Dramatic Irony in Two Faces of Oedipus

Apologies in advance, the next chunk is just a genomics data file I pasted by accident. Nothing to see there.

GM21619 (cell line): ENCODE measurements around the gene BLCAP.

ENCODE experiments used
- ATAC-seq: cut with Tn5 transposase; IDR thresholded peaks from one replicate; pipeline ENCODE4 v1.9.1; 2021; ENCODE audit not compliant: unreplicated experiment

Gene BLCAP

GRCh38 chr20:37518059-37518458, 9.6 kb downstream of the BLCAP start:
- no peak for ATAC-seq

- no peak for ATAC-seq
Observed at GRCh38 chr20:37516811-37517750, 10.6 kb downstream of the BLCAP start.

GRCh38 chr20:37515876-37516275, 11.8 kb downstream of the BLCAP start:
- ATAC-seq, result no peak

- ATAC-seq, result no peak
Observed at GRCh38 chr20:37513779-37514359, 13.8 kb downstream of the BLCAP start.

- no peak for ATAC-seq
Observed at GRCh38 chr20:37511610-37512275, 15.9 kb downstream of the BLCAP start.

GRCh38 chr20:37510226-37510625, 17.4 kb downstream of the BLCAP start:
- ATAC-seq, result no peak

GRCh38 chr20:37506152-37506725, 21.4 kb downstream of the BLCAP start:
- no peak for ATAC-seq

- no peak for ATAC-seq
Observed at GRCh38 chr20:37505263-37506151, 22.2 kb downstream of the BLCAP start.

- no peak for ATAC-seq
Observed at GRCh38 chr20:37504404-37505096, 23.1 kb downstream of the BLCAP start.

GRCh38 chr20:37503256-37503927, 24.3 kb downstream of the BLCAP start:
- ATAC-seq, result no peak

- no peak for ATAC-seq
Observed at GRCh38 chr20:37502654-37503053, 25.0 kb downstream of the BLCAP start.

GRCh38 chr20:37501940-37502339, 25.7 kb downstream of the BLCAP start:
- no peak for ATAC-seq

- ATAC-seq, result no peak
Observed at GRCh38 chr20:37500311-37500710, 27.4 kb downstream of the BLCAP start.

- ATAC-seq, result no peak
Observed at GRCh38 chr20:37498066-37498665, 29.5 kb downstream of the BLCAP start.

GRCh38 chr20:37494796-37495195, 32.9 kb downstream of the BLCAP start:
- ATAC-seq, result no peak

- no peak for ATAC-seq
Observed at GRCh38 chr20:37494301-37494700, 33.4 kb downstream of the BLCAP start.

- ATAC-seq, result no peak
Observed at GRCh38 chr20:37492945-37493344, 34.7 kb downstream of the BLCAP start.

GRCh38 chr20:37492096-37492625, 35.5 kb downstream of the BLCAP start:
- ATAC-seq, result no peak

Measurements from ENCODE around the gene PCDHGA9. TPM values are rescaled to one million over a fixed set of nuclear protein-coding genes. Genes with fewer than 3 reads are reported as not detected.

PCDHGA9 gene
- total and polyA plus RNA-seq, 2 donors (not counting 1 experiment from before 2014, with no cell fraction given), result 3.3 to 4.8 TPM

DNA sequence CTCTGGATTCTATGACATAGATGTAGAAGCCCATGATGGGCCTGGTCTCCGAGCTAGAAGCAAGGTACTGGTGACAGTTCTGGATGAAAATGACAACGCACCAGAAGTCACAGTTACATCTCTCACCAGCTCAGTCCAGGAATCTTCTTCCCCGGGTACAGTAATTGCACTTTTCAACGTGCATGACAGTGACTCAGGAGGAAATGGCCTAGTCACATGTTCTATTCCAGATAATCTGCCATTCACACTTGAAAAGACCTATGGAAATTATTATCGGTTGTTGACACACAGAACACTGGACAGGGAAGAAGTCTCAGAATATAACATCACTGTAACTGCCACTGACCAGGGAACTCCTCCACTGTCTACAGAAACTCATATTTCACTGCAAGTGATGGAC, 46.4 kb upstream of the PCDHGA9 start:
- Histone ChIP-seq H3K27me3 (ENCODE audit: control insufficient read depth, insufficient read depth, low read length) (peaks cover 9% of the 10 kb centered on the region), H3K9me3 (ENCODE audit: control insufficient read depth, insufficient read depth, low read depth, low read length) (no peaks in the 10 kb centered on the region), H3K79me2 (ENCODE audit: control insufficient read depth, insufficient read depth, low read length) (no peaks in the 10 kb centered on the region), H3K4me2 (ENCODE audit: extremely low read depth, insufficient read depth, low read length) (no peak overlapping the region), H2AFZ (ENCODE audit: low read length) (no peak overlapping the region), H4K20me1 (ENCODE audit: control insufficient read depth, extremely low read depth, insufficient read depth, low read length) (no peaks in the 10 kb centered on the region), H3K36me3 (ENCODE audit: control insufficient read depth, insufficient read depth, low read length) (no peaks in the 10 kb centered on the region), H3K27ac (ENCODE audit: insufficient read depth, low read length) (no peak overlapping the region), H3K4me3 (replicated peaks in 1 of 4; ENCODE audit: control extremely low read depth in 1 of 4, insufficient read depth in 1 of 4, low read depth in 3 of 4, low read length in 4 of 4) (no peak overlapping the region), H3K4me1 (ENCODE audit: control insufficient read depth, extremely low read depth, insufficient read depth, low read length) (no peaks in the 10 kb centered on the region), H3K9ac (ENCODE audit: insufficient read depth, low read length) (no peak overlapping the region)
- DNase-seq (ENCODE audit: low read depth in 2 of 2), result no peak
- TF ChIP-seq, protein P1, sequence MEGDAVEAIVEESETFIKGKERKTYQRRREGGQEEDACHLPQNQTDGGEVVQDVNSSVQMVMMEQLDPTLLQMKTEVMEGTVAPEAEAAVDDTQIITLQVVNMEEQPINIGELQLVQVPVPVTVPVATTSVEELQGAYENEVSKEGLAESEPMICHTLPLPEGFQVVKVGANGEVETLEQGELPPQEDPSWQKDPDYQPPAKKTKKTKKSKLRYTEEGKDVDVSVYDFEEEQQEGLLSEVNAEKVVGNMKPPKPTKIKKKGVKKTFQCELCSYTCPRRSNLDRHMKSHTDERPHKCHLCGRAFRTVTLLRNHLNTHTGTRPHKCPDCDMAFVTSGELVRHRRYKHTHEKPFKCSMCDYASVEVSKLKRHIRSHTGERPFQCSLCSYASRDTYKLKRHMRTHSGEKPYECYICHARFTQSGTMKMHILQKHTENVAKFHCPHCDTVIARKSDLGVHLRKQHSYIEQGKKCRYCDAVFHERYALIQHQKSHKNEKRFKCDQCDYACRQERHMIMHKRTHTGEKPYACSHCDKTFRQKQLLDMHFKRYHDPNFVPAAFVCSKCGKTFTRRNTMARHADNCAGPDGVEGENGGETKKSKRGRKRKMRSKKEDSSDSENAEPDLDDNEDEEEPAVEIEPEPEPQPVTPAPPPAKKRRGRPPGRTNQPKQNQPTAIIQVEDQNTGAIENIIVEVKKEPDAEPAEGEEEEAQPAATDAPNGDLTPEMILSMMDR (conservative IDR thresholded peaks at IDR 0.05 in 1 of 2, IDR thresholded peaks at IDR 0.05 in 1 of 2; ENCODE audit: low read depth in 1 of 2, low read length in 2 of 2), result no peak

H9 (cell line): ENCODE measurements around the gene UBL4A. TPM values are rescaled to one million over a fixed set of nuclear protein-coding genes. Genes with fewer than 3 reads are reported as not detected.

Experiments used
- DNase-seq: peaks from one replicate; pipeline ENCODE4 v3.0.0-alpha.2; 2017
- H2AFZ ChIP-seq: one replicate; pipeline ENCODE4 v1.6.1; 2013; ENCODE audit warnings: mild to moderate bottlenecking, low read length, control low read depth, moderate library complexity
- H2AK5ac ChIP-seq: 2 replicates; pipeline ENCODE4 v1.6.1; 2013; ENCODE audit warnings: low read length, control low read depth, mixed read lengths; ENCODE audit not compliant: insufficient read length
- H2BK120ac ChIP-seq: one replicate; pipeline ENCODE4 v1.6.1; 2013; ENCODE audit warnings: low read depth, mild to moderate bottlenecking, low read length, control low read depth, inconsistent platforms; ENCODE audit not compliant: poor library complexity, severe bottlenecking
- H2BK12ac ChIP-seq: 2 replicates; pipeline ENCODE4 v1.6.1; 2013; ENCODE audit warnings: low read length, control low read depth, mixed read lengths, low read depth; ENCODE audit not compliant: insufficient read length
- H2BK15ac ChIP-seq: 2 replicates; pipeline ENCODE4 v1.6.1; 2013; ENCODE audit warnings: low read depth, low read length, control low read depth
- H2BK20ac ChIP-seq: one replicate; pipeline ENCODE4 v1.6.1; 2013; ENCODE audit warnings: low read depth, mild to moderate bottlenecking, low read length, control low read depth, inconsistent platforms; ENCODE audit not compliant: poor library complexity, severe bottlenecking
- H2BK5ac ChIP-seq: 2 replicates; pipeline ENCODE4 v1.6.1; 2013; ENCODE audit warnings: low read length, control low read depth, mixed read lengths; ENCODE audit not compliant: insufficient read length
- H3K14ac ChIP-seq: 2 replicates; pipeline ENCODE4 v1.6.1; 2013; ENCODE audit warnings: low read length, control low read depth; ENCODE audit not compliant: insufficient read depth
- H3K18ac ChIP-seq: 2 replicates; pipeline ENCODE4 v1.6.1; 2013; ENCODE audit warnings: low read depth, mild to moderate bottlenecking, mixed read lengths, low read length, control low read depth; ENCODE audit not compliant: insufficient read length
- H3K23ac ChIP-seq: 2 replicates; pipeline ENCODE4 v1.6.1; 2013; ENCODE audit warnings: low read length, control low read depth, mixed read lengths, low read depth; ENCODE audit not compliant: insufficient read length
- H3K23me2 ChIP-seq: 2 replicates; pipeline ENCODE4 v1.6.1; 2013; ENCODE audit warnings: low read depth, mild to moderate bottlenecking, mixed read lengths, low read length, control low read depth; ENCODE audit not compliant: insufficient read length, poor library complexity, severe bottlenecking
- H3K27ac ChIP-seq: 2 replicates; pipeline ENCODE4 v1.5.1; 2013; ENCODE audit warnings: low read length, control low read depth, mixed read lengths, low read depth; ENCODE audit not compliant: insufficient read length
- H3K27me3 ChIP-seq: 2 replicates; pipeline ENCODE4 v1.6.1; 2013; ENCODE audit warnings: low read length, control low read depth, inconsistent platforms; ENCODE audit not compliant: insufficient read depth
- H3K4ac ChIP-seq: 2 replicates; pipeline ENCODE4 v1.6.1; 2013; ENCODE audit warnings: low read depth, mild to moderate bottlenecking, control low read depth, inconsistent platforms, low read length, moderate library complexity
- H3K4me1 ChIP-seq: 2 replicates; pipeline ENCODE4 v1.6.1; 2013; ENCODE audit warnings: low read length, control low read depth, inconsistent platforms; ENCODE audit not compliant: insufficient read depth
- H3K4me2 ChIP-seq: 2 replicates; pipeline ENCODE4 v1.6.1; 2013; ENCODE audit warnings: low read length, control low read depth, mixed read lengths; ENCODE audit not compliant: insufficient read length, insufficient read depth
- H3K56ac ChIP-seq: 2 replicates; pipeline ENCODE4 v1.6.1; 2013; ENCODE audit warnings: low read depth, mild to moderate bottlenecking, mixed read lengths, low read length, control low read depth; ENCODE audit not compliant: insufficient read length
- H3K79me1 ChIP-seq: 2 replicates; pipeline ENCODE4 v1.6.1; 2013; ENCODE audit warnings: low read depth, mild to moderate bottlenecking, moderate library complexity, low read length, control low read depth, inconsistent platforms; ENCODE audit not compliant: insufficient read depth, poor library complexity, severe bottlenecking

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Aristotle, the ancient Greek philosopher claims that a good tragic play must arouse pity from the audience, suggests that the best way to accomplish satisfying a crowd is through the use of dramatic irony. In the plays Oedipus Tyrannous by the Greek playwright Sophocles and Seneca’s Oedipus, we are able to indicate the presence of dramatic irony as it helps develop meaning in the text. Dramatic irony is revealed in a way that allows the reader to be more exposed to the play. Within this setting, we notice the aftermath of the story is conveyed to the reader, whereas the hero is blindly stumbling deeper towards his future of agony. In Sophocles’ Oedipus Tyrannus and Seneca’s Oedipus, dramatic irony is used to demonstrate and emphasize a character's disloyalty, ignorance, and blindness. Oedipus starts out as a prosperous king at the beginning of the play but ends up torturing himself at the end of both plays. Except for the almighty Teiresias, all the characters in the plays such as Oedipus, Jocasta, Creon, the Messenger, and the Chorus know nothing about what is to come therefore their speeches contain a lot of dramatic irony. However, the most dramatic irony is brought to light within the speeches of Oedipus. Oedipus specifically states, “no special favors and no personal ties will tear the guilty party from my grasp,” (Seneca 210). In both plays, dramatic irony is found in Oedipus’ proclamation for finding out who the killer of Laius is. This is shown when Creon brings the news from Delphi that the city's plague is due to the murder of the last king Laius. The pitiful condition is fixable but requires the banishment of the killer or even execution. Oedipus at once takes the steps to find out who the killer is and announces that if the killer makes a confession he will receive only banishment instead of capital punishment. The dramatic irony lies in the fact that

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